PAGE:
Ruling Relocates Lawsuit Against Professor to Appellate Court

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Following a court ruling Wednesday morning, a UC Berkeley professor's petition to dismiss a lawsuit filed against him was relocated to appellate court.

At the hearing, Alameda County Superior Court Judge Frank Roesch transferred a petition filed Feb. 2 by Robert DiMartino, a campus clinical optometry professor, to appellate court because he said the suit fell outside the jurisdiction of the Superior Court. The petition sought to dismiss a small claims suit filed against DiMartino by UC Berkeley Graduate School of Journalism student Josh Wolf.

Due to the decision, Wolf's small claims suit - filed Nov. 4 against DiMartino for his actions while presiding over the conduct hearing - is on hold until the appeals process is complete.

At the hearing, William Carroll, a lawyer from Schiff Hardin LLP representing DiMartino, argued that during Wolf's student conduct proceeding, DiMartino served a "quasi-judicial" function that entitled him to immunity from legal action.

Stephen Rosenbaum, a lecturer at the UC Berkeley School of Law who was appointed to speak for Wolf during the hearing, contended that DiMartino did not warrant immunity because his role was "educational," not judicial.

However, the ruling does not change the status of Wolf's lawsuit, said Nathan Shaffer, a campus law student and member of the Campus Rights Project - a group that has been assisting students.

"We remain confident in the arguments that we made and look forward to proceeding with this case in appellate court," Shaffer said.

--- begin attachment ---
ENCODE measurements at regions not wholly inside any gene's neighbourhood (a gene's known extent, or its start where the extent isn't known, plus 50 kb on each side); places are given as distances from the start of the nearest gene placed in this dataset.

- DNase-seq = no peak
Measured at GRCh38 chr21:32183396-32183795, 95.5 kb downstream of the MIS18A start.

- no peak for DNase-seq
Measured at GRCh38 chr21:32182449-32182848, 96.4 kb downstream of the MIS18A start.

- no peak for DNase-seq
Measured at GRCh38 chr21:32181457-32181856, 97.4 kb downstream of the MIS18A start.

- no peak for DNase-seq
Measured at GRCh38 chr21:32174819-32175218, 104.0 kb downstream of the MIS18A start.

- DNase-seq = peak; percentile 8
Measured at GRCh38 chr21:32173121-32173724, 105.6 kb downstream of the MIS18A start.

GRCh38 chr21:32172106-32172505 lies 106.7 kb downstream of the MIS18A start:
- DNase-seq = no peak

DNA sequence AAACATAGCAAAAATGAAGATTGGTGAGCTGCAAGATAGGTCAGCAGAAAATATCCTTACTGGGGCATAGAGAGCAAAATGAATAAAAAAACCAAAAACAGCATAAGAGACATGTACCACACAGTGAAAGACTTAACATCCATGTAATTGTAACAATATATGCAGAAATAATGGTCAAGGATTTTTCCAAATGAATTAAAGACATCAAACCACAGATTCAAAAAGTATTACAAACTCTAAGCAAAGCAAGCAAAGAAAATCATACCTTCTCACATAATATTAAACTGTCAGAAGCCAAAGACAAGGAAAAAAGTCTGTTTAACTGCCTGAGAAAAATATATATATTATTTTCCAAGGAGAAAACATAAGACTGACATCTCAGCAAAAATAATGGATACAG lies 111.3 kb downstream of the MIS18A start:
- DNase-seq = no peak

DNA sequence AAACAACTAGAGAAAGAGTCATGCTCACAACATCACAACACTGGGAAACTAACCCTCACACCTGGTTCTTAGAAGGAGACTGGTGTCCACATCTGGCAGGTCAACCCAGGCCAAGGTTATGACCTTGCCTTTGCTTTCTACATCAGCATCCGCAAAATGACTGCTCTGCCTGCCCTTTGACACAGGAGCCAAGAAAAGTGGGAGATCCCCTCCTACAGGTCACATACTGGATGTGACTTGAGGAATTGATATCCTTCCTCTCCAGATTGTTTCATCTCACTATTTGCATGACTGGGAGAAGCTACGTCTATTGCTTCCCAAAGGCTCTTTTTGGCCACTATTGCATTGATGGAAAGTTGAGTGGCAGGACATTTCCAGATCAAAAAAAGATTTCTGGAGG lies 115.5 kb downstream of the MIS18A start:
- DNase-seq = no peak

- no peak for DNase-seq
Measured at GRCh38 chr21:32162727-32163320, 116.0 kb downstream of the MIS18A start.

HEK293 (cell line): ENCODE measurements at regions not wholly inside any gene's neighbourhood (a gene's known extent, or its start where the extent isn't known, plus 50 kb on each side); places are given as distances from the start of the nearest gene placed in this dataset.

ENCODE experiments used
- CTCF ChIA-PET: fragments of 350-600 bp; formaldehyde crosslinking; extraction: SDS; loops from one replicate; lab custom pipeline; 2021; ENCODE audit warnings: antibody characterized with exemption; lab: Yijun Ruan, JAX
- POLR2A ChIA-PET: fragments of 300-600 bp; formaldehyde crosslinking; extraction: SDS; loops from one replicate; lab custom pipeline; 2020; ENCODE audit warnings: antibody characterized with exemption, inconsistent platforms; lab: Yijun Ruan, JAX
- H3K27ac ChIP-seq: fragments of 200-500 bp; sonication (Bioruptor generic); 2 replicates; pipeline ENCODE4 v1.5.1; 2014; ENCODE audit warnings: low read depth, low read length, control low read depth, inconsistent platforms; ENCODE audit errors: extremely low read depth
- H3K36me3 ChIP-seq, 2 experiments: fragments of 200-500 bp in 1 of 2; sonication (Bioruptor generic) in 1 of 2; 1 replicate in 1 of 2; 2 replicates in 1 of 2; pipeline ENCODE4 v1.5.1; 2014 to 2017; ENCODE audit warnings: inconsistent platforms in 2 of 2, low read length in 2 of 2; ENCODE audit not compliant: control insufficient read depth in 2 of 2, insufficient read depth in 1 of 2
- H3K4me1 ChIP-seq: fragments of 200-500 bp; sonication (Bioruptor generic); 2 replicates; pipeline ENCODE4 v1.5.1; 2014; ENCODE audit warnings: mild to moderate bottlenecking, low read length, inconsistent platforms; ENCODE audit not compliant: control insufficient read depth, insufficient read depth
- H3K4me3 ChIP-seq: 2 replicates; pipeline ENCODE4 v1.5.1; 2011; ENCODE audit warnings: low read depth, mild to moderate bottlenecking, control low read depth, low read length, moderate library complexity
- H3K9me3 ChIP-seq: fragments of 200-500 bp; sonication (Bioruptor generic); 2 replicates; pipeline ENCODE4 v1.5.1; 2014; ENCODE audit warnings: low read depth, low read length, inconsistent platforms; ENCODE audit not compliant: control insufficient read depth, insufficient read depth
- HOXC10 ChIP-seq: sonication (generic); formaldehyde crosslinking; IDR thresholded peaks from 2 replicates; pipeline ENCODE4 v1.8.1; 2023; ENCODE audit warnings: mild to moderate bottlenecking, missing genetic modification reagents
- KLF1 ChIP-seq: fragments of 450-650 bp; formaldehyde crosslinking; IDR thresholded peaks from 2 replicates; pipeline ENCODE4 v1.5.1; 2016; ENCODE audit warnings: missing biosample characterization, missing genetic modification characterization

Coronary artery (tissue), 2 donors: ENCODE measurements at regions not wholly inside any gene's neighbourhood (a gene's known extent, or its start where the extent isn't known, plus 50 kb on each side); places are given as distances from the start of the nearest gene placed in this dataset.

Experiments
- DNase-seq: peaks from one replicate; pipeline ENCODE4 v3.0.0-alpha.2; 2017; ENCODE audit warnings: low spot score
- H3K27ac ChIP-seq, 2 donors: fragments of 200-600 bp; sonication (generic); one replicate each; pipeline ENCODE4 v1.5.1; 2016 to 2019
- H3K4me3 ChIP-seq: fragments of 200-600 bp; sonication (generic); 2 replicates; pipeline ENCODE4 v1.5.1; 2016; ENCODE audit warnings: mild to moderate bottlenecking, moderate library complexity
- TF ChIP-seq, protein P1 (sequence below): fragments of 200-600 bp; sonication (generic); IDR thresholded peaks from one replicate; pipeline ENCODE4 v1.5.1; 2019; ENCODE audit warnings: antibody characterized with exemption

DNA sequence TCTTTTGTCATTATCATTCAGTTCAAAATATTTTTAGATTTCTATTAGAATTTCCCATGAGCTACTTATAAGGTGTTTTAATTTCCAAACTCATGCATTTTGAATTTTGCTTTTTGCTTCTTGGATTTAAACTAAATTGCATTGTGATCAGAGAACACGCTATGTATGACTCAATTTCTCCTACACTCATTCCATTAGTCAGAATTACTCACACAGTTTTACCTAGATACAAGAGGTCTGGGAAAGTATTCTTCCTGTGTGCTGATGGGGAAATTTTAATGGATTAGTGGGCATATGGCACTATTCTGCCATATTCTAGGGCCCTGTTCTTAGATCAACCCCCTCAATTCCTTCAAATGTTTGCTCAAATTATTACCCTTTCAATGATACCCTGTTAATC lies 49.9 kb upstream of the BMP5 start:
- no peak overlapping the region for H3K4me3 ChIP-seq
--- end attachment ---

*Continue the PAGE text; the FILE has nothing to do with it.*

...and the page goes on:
At Wolf's student conduct pre-hearing conference in October, DiMartino did not allow Wolf's adviser Thomas Frampton, a campus law student and member of the Campus Rights Project, to speak on Wolf's behalf - something Wolf said was inconsistent with conduct procedure.

On Nov. 4, Wolf filed a small claims suit seeking damages of $7,500 for DiMartino's actions in the student conduct process stemming from Wolf's coverage of the November 2009 occupation of Wheeler Hall.

According to Wolf's claim, DiMartino breached his contractual obligation to Wolf by not following conduct procedures outlined in the campus Code of Student Conduct.

Because the procedures were not followed, Wolf suffered emotional distress, violation of constitutional privacy rights and interference with his property interest - the money he has invested in his public education - the claim reads.

Wolf said he began considering his legal options after receiving no response to an open letter to campus administrators - which he wrote in October - expressing concerns in regard to his conduct proceedings, the student code of conduct and protection for student journalists.

"The best response that we could come up with was a lawsuit in small claims court," Wolf said. "There is no process to remedy problems within the student conduct process, so this is my only method of calling on someone to assess this situation."


Contact Aaida Samad and True Shields at [email protected]

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